Craft made “great progress” with women consumers in 2016, according to analysis of annual Yankelovich MONITOR consumer survey data presented by Tropos Brand Consulting’s Mike Kallenberger during Brewers Assn Power Hour. Number of total craft consumers grew in 2016 surveys that had 9800 respondents overall, 2700 beer drinkers and 1400 “craft” drinkers (defined as “weekly” craft consumers). And women made up a greater share of that growth. Indeed, women grew from 25% to 28% of total weekly craft beer drinkers in 2016. And “women accounted for over 1/3 of new craft drinkers” last yr vs just 25% in 2015, Mike showcased. Breaking it down by race/ethnicity, just under 2/3 of total craft drinkers were White, up from 60% in 2015. African Americans grew from 10% to 12% of total. Yet Hispanic craft consumers actually dipped from 21% to 18% and Asian/Other down from 9% to 8%. That doesn’t necessarily mean less Hispanics are consuming craft however. Craft consumption is “growing among all groups,” but “just growing faster among some versus others,” Mike clarified.
Craft Needs to Shake “Snobbery” Perception with “Fringe” Drinkers; Talk Styles, Not Food Pairings Craft segment’s ability to draw in more “fringe” consumers that haven’t quite adopted craft brands into their regular consumption patterns partly relies on its ability to shake perception of “snobbery,” Mike thought. That can be craft’s “biggest turn off.” Generally, “fringe” consumers can get “enthusiastic about beer styles” because they want to “understand” them better “just so they can be knowledgeable enough so they don’t feel intimidated.” So “education should focus on making people comfortable by informing them about beer styles,” opposed to beer dinners or other more specialized events that require “deeper education.” Indeed, “insider knowledge can become intimidating and even a source of snobbery.” Even among craft and import drinkers, separate Tropos survey found that roughly 1/3 of respondents agreed that “even though I love craft beer, I have to admit there can be quite a bit of snobbery to it.” And typically, women are “far more likely” to feel “alienated by snobbery,” he added.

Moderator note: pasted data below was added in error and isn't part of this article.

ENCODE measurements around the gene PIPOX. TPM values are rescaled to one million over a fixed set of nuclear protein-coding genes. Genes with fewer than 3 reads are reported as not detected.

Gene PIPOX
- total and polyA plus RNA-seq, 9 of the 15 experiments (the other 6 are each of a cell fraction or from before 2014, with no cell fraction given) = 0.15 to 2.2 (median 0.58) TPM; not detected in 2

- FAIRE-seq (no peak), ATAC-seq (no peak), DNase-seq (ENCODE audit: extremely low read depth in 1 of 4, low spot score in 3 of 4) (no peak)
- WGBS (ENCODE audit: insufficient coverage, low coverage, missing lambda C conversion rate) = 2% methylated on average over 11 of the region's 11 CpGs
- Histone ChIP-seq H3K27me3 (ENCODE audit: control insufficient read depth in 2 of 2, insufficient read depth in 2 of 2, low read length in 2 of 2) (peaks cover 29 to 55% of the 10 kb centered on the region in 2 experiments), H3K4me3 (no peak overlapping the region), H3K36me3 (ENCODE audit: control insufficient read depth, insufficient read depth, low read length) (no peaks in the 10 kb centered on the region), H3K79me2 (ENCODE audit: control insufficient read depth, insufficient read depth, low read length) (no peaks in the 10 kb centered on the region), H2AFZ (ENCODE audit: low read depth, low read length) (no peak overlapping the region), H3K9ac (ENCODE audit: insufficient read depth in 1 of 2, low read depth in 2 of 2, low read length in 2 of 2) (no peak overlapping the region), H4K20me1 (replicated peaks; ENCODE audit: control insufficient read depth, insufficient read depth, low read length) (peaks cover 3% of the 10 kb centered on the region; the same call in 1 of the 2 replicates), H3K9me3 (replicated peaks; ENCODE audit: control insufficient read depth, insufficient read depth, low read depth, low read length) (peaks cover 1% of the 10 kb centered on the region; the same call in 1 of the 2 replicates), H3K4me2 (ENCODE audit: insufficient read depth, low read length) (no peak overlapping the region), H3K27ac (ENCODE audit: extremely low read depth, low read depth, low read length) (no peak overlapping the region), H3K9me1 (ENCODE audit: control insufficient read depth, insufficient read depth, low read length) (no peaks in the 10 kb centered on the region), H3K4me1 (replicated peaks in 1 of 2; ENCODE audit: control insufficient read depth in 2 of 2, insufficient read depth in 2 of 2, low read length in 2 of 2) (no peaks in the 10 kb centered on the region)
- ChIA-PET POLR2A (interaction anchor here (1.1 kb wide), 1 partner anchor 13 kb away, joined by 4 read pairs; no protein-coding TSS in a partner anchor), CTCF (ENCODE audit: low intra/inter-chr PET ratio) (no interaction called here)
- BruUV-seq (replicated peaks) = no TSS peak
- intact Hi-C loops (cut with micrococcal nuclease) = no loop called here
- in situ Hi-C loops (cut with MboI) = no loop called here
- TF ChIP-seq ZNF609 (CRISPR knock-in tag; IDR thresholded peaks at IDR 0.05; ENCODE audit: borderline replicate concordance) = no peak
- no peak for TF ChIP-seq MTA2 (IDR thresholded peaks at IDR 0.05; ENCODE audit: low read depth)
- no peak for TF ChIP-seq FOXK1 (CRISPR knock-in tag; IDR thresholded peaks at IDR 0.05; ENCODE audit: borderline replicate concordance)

Plenty more consumer driven insights and interesting thoughts shared thruout presentation. Thinkin’ a bit outside the box, celeb endorsements, “if done well, can be effective” for a craft brand, Mike thought, perhaps using less traditional, more subtle methods that somehow “associate” celebs with brands. Craft can also utilize more “traditional quality cues” with packaging, such as slick bottles/labels, glassware, dark/black colored lables, etc, to exude higher “status” and potentially draw from imports drinkers. Cos can “find ways” to create ties to their brands “outside of the context of beer,” i.e. thru community events or social media. And perhaps just spitballin’ here, Mike wondered if craft could play a more prominent role in clubs, since those are typically filled with young, diverse consumers, where “status” matters. (Editor’s note: see CBN Vol 7, #37 for further info/analysis from Mike’s CBC presentation last year.)